If we are talking about the future of cities, most likely they will be inhabited by some kind of humans. But for example we have to decide at first if these people would occasionally go out or not. Or they will just use technically perfect device that would show them some paradise island on the ocean shore with all its sounds, smells, completely indistinguishable from reality? After all, we still do not know how our brain distinguishes between the impulses it receives from the real and the virtual world. I’m not sure that the brain reacts to them differently. This is an occasion to think about why we react so strongly to the cinema, music or books – which generally do not show anything. Yet they produce a strong impressions in our heads, which could determine the rest of our lives. More than a hundred years ago a great Russian scientist Ivan Sechenov wrote that the brain doesn’t care whether it receives something from the real world or just recalls things. That’s correct and now proven, although it’s quite a scary thought. Especially mysterious is how Sechenov came to it. Now we have powerful scanners that can show if it is true or not, but a hundred years ago such technologies didn’t exist.

How do you think the division of labor and leisure time could develop in the future?

Apparently more and more machines will replace people in terms of hard labor. There are already entirely automated factories, but there will be more and they will become increasingly complex. What people are supposed to do in that case? If they have 24 free hours in a day, and they would not depend on money, which machines would provide? Obviously, not all of us are creative persons, just waiting for an opportunity to create. What should all the others do? Will they quarrel and drink vodka? Or dig a canal along the equator? What do they do with their endless leisure? Imagine the city, filled with wandering bums, waiting only for their lives to end. Very much likely some people would say ‘Well, I’m tired of your technologies, I am going to the village. I will buy a cow, some goats, chickens, and I will deal with them all day’. I think a lot of people may follow that strategy. Now it is an exotic way to rest for intellectuals who lack simple life. In the future this trend may gain more power.

Imagine the city, filled with wandering bums, waiting only for their lives to end

However, if things continue as they are now, we could have no future at all – we would just blow ourselves with the planet, and that would put an end to our sufferings. But if people would somehow manage to come out of the unconscious state in which they are now, the new times have to be times of thinkers. We really need people who are able to think well. I want to say that we, the people, in recent years are overclocked. Things that used to take several years now take just a week. At the same time I look at the leaders of different countries and do not see in them neither responsibility, nor lack of hysteria, nor clarity of mind. Without this combination of qualities, our future is under great threat.

In addition to brain studies themselves, researches are actively trying to improve human race at the genetic level. Do we have any prospects on this front?

Unfortunately, we are not arranged that simply so that a single gene is responsible for reading and another for singing, the third for the friendship, and the fourth for the platonic love. We and many elements of our bodies are multifunctional and lots of things are going on at the same time within us. Our body is much more complicated, and our opportunities are still very far from unraveling the easiest of its secrets. But we must try, because it is obvious that if we understand at least a small part of our brain, that would change everything. Education, health, communication, technology – we can rebuild them on a fundamentally new principles. This game is worth the candle. But the question is whether the brain would allow us to its depths.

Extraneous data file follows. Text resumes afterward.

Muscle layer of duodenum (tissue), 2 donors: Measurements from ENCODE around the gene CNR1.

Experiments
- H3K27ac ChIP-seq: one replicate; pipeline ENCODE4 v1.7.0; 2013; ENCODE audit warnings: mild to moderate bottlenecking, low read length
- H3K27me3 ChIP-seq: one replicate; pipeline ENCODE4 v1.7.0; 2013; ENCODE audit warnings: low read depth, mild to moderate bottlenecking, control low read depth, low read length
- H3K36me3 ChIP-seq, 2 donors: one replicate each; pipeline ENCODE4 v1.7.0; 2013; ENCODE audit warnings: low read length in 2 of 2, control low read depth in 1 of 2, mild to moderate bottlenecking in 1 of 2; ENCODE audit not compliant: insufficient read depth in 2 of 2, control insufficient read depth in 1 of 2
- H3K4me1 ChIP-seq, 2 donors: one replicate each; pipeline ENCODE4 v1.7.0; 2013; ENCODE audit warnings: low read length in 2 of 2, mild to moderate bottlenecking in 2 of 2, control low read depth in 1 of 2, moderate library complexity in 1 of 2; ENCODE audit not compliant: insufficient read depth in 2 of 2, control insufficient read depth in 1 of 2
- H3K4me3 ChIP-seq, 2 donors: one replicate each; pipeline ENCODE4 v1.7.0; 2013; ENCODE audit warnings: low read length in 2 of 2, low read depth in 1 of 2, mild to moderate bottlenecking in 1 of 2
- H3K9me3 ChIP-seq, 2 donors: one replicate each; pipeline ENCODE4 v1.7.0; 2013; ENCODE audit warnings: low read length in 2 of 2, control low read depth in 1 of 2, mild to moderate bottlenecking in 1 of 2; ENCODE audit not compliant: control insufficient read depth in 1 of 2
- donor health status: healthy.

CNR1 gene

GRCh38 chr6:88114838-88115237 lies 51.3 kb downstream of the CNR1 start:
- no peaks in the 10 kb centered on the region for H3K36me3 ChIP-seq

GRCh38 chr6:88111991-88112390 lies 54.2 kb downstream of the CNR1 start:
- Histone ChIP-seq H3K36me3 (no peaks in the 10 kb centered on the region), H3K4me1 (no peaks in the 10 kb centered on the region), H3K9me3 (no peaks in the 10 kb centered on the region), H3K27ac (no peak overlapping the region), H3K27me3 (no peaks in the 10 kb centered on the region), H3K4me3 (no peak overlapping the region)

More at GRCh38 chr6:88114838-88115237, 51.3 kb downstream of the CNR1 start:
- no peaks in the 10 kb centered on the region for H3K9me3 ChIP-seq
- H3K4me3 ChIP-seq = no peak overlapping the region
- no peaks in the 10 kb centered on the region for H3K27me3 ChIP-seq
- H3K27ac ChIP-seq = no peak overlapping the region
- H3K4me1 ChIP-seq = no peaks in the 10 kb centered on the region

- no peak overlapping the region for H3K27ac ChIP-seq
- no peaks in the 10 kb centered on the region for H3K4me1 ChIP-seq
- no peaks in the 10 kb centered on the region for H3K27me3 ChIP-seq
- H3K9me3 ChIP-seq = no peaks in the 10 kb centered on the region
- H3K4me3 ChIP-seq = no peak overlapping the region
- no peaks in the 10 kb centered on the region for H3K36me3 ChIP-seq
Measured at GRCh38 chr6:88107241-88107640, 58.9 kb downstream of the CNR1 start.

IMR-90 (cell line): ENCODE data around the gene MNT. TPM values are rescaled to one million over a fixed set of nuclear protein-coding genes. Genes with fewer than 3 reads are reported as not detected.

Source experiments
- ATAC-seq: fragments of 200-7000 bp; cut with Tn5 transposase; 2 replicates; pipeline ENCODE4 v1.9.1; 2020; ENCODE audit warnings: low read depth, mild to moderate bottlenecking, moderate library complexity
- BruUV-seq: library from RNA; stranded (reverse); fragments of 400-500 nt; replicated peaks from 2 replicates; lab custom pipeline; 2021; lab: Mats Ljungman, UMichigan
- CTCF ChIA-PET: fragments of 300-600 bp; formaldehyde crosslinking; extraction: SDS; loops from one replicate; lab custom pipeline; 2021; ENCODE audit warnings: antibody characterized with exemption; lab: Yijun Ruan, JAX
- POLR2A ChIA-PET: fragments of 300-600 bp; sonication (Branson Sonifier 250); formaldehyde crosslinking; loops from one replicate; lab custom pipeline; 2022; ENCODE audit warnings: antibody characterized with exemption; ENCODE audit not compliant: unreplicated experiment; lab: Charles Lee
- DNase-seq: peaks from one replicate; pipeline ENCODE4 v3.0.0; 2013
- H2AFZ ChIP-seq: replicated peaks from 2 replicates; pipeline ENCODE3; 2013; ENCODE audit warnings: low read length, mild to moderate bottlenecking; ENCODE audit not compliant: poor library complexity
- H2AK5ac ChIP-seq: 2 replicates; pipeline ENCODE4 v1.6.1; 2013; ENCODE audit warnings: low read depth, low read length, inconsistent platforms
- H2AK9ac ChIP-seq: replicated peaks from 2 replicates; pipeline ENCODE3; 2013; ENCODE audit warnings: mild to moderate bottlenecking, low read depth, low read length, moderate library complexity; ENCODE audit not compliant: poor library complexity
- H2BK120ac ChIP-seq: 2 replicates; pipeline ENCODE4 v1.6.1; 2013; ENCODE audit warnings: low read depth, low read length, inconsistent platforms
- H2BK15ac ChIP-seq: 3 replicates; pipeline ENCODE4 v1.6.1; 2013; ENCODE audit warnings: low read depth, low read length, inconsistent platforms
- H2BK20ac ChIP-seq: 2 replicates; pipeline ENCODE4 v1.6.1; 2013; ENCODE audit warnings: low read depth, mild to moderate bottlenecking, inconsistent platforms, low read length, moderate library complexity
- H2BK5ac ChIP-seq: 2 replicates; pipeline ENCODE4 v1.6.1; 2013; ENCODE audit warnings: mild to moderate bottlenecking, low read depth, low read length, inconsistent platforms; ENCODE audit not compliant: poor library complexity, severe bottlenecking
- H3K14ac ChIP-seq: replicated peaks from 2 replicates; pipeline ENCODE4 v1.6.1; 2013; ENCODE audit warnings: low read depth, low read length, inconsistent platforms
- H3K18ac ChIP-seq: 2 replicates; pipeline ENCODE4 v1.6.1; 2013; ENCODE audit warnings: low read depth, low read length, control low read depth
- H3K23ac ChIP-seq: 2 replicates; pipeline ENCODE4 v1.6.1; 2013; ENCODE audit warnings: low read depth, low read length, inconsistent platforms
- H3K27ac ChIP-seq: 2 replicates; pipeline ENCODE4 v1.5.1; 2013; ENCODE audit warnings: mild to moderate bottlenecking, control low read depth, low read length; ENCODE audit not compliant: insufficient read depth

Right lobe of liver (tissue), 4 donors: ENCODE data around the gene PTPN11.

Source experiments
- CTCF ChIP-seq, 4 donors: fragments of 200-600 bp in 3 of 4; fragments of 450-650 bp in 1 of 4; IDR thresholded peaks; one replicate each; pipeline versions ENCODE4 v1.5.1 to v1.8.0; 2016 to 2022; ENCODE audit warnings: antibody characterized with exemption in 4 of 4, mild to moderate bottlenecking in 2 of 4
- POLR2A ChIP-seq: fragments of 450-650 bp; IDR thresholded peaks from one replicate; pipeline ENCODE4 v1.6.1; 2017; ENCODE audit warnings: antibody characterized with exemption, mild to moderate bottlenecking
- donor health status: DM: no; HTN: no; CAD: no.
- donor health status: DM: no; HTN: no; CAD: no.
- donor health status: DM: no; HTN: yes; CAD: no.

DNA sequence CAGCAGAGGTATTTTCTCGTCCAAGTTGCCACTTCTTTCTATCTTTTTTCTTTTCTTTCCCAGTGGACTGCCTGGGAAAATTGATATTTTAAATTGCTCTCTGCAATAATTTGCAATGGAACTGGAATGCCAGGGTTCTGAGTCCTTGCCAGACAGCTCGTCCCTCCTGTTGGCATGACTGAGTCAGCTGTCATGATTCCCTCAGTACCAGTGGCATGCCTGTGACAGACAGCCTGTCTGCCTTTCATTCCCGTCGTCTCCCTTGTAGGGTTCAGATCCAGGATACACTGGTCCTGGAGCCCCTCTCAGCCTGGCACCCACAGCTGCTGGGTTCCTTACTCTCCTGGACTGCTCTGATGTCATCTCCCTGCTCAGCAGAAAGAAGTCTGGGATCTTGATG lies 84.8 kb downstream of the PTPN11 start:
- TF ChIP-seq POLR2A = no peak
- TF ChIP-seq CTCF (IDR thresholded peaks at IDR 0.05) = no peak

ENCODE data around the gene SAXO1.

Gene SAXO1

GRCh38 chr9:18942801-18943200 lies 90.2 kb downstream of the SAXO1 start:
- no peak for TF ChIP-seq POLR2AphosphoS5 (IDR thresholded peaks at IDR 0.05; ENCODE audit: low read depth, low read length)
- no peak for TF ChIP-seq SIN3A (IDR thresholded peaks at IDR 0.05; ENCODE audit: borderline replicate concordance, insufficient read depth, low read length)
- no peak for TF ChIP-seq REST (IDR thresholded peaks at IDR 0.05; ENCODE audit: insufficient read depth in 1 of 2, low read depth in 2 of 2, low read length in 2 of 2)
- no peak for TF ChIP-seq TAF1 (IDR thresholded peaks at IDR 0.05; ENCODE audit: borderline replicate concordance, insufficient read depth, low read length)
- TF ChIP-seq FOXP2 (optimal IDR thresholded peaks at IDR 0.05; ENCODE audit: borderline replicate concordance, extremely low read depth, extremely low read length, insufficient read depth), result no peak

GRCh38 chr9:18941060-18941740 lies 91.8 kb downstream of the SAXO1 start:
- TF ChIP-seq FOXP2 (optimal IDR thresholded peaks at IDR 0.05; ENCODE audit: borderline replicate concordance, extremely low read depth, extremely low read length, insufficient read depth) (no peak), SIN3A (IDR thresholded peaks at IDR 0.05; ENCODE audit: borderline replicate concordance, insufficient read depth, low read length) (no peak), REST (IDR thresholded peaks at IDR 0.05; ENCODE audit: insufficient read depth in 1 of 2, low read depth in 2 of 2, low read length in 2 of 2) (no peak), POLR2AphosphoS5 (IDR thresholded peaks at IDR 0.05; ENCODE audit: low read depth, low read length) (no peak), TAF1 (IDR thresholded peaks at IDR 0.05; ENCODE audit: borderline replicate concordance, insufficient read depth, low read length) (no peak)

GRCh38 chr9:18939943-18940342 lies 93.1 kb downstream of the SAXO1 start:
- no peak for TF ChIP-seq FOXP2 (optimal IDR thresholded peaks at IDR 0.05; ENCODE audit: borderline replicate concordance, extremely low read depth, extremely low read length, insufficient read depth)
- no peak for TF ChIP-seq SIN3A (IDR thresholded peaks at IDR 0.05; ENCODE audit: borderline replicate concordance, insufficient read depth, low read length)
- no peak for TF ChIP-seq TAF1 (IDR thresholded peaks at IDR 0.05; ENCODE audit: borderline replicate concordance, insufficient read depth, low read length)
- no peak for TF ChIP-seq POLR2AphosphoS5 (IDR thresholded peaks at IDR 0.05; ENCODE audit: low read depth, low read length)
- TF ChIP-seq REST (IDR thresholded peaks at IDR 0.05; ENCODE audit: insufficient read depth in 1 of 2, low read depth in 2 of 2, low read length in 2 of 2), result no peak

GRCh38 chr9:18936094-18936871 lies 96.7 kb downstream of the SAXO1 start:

The last step for humanity on a way to the human-​machine symbiosis is a physical implanting of gadgets © Random house

Another important point: the brain evolves, it has been proven many times. Genes are important, but if people want to wake and use them, they should give themselves some intellectual food. Many things are considered, your neural networks, which are formed by the connection of your genetics and experience, depend on what you are doing and with whom are you talking, how complex is the life you live. Experience is writing the story on these networks. Education physically changes the brain – improving the quality of nerve fibers, their length, thickness, myelination. In short, the process of learning things is useful not only because it is better to be smart than stupid, but because it improves the quality of the brain. And this is a purpose that worth some sufferings.

So what is useful for a person to study, what to do?

I would say that it is very important to take up the arts somehow. Actually this is our only hope. Because the computers that we have constructed and with which we work, they simply arrange numbers – that’s all. And although their rates are rising, machines are not able to do anything more complex. After Aristotle all our thinking develops a line of causation. Anyone who has strong formal logic skills is a winner. But the great discoveries have never been made in this way. Discoveries are more likely to come as a sudden insight – either like a dream, or even as something that does not fit into the laws of logic. Where do they come from?

Machines don’t make discoveries

Or, can you tell me what music is? The sound wave that is hitting your eardrum. But why does it cause such an intense emotions? It has nothing to do with decibels, and it’s still a mystery to us. I believe that all people should be associated with art – or they just impoverish themselves. The most important zones of the brain will not function if you deprive yourself of art. I think that art in the foreseeable future will no longer be a dessert, something optional; otherwise, computers will make the discoveries instead of us. So far, machines are not able to do such things.